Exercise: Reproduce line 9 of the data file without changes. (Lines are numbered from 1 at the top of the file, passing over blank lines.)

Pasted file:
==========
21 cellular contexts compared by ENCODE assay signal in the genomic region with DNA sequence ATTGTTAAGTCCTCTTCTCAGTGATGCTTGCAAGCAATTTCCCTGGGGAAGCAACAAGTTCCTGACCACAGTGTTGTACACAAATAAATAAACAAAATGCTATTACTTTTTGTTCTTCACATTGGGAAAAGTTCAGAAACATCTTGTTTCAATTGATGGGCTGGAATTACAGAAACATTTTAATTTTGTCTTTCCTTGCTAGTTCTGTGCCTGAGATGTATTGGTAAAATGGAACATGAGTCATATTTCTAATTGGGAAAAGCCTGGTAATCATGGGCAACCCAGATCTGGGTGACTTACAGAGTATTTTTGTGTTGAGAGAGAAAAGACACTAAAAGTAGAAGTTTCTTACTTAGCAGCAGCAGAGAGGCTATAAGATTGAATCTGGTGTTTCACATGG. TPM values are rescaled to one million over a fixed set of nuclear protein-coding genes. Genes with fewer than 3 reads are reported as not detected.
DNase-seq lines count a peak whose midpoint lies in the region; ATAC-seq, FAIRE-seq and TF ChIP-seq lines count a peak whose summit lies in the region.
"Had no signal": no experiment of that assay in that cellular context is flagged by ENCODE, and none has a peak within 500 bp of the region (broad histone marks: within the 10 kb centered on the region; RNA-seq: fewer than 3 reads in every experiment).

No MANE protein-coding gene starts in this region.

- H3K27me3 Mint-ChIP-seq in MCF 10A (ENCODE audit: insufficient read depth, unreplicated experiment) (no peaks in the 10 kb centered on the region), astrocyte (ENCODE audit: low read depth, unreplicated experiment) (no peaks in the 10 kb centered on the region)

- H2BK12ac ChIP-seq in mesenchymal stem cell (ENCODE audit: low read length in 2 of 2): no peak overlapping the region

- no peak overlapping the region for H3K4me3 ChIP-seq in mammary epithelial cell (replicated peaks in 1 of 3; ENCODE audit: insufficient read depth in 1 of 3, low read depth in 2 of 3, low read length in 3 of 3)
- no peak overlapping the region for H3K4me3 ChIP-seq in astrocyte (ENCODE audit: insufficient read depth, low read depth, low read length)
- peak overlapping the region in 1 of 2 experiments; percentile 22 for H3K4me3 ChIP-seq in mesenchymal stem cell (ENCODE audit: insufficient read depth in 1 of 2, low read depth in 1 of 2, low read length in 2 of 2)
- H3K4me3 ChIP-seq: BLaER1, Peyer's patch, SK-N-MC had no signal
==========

- peak overlapping the region in 1 of 2 experiments; percentile 22 for H3K4me3 ChIP-seq in mesenchymal stem cell (ENCODE audit: insufficient read depth in 1 of 2, low read depth in 1 of 2, low read length in 2 of 2)